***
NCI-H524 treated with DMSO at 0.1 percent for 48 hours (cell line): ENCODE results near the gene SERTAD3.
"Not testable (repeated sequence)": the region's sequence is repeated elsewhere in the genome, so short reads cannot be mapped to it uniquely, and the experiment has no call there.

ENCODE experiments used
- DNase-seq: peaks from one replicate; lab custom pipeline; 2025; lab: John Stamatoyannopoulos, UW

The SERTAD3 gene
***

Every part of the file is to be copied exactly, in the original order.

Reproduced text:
NCI-H524 treated with DMSO at 0.1 percent for 48 hours (cell line): ENCODE results near the gene SERTAD3.
"Not testable (repeated sequence)": the region's sequence is repeated elsewhere in the genome, so short reads cannot be mapped to it uniquely, and the experiment has no call there.

ENCODE experiments used
- DNase-seq: peaks from one replicate; lab custom pipeline; 2025; lab: John Stamatoyannopoulos, UW

The SERTAD3 gene